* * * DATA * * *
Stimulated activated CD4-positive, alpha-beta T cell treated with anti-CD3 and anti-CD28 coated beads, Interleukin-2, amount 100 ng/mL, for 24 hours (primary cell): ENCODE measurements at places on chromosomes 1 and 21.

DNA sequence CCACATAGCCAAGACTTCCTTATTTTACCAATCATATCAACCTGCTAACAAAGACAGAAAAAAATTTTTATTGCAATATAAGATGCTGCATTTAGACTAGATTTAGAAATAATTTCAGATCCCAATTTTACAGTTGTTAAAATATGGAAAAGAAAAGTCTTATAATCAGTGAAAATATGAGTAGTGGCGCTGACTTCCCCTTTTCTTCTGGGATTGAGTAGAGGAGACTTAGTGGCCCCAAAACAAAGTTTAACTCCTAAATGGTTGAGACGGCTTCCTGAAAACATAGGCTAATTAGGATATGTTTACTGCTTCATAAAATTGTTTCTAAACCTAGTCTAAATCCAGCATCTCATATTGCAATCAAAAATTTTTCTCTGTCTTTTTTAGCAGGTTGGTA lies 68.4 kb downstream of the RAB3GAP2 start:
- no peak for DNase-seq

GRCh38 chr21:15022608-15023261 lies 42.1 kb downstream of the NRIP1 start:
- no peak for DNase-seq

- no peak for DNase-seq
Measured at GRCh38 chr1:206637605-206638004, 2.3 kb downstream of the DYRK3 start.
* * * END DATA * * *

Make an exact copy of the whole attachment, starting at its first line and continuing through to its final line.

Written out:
Stimulated activated CD4-positive, alpha-beta T cell treated with anti-CD3 and anti-CD28 coated beads, Interleukin-2, amount 100 ng/mL, for 24 hours (primary cell): ENCODE measurements at places on chromosomes 1 and 21.

DNA sequence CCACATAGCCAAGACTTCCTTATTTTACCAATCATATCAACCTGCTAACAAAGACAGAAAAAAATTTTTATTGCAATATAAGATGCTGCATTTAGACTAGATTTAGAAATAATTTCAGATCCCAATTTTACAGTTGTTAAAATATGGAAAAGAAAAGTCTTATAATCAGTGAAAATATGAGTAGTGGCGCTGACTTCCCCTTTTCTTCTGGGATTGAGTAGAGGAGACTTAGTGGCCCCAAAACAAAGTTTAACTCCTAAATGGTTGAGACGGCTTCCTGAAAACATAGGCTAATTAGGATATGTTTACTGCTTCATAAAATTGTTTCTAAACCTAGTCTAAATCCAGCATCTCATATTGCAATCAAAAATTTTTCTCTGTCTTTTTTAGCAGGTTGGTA lies 68.4 kb downstream of the RAB3GAP2 start:
- no peak for DNase-seq

GRCh38 chr21:15022608-15023261 lies 42.1 kb downstream of the NRIP1 start:
- no peak for DNase-seq

- no peak for DNase-seq
Measured at GRCh38 chr1:206637605-206638004, 2.3 kb downstream of the DYRK3 start.